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SMS Students Support the Pulsera Project

Pulsera PorterYou can spot the brightly colored woven bracelets on the wrists of many students and staff at Somers Middle School. 

The Pulsera Project wrapped up earlier this month with a successful sale of hundreds of beautifully crafted one-of-a-kind hand-woven bracelets and purses made by artisans from Central America. The sale, spearheaded by the International Club, raised $2,650 that will be sent back to the Pulsera Project.

The Pulsera Project is a non-profit organization committed to helping Central American communities and U.S. students through empowerment and education. The organization partners with student groups to bring the colorful handwoven pulseras (bracelets) and bolsitas (purses) made by artists in Nicaragua and Guatemala to their communities to sell. All proceeds are sent back to the Pulsera Project.

The Pulsera Project was introduced to Somers Middle School students by World Language teacher and International Club Co-Advisors Annette Soares and Angie Gottlieb. In addition to being a service project, the Pulsera Project is also a tool for introducing topics like solidarity, charity, and global citizenship to students. Soares and Gottlieb prepare an Advisory lesson for students that includes a promotional video, and they also speak to the initiative during World Language classes.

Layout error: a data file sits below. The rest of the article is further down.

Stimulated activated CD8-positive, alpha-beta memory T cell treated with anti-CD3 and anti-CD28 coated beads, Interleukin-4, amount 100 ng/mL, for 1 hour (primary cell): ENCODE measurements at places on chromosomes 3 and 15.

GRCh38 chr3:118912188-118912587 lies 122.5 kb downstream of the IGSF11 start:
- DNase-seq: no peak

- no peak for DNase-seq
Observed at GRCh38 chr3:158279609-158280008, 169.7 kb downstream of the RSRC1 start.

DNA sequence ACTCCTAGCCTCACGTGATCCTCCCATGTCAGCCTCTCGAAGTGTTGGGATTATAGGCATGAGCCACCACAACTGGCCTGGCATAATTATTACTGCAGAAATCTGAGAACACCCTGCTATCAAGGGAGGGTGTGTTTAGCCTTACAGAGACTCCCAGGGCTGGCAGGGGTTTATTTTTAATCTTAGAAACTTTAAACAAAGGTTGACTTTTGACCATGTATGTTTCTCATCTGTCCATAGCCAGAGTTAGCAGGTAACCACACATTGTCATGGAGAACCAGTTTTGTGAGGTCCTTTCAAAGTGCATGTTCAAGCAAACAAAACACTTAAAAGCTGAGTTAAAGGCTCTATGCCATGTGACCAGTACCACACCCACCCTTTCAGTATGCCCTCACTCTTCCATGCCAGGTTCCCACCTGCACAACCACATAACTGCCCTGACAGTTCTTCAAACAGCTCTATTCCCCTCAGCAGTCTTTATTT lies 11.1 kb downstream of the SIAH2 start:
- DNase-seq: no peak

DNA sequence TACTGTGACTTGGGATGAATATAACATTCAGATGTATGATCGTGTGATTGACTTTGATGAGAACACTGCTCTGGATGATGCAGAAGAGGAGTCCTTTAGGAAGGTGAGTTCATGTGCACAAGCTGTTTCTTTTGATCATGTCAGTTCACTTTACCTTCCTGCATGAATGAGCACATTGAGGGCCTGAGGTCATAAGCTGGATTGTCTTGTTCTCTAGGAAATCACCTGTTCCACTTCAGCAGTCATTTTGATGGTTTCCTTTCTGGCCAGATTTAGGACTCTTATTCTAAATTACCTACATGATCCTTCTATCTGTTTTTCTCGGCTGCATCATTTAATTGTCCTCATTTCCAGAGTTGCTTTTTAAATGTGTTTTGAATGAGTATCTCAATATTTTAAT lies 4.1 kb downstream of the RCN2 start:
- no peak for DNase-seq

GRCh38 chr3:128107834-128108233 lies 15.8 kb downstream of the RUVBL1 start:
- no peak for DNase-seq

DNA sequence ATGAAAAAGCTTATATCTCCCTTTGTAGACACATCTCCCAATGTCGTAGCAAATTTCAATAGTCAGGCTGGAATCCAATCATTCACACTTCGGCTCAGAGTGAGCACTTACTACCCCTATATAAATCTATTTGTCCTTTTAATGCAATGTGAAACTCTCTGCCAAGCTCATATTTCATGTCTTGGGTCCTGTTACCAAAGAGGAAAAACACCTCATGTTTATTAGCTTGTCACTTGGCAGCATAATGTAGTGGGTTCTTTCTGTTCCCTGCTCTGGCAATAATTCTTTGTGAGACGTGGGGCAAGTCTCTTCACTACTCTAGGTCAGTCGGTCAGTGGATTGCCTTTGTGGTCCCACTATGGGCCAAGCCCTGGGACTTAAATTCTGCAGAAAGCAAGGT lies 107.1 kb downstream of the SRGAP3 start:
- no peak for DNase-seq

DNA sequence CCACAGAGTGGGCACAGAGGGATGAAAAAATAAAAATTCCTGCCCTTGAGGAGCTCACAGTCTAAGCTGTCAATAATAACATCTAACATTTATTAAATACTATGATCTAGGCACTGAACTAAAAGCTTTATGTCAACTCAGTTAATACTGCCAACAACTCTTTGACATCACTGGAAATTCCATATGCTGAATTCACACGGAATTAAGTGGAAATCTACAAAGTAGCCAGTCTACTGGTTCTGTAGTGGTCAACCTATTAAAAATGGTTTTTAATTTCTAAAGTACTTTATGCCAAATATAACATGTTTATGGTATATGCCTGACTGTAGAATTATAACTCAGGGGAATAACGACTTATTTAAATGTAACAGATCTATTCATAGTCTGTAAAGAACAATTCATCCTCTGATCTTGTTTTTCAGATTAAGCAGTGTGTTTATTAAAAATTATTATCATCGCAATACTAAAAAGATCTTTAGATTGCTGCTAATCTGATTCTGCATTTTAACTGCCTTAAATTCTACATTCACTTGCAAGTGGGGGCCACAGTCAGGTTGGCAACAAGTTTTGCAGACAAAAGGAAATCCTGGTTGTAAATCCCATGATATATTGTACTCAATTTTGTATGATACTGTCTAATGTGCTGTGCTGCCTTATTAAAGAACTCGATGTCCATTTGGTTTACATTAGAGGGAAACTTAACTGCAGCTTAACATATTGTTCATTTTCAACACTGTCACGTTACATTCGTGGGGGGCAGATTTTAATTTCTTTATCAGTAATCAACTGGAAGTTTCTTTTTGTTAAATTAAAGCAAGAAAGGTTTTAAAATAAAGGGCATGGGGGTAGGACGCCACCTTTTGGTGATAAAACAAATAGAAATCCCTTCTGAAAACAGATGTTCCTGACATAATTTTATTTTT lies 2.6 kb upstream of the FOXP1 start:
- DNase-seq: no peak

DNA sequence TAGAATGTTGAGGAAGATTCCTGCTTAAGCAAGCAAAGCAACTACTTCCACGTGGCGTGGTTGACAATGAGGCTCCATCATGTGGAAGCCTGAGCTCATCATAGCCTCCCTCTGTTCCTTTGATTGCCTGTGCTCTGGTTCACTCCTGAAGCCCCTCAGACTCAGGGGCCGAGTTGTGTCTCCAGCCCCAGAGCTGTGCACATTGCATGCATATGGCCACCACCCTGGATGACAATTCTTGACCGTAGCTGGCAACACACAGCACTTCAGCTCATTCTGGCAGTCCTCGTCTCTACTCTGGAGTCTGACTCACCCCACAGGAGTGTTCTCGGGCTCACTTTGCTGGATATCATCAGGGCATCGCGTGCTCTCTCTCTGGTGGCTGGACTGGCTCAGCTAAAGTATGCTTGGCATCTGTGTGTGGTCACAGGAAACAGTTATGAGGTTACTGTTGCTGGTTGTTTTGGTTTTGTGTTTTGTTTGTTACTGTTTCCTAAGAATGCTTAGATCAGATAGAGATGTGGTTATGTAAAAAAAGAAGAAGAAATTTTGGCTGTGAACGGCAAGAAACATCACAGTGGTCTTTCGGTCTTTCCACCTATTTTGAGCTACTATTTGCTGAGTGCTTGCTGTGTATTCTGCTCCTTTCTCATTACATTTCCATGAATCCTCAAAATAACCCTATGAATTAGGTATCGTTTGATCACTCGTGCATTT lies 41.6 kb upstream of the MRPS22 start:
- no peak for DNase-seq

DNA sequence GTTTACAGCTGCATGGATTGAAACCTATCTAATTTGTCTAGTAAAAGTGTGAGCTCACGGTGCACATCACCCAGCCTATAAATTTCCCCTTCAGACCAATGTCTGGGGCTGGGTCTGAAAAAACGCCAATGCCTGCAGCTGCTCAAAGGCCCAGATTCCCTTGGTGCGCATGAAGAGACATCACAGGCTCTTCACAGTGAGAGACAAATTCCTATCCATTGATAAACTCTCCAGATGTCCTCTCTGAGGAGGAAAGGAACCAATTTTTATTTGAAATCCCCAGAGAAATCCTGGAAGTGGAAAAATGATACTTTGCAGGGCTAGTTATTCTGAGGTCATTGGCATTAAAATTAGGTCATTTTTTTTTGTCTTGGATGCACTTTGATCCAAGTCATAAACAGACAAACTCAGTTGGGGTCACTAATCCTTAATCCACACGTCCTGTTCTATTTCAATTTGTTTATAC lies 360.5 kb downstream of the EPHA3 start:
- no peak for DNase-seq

“This is a fair-trade initiative, and the sale provides a market for the artisans to sell their products,” Soares said. “We work in partnership and solidarity.”

To prepare for the sale, International Club members decorated and placed flyers around the school and decorated the bulletin board outside the main hallway. Members also sold the items to attendees at the drama club production of “Peter Pan” as guests arrived. The pulseras sold for $5 each through a contactless Venmo transaction.

PosterWith the money raised from pulsera sales, the Pulsera Project is able to fund programs in education, university scholarships, housing programs, healthcare, workers' rights advocacy, gender equality, environmental initiatives, and more in Nicaragua and Guatemala. 

“I feel good about doing this project because it’s for people who really need our help,” said eighth grader Marley Hawkins, secretary of the International Club. 

“The best part is that this is not a self-profit sale,” said treasurer Mia Paulmeno who added that the student body enthusiastically supports the initiative as a way of helping those less fortunate in Central America. 

Students who purchased the pulseras and bolsitas said they liked the idea of supporting a good cause and even purchased specific color combinations similar to flags in Central American countries.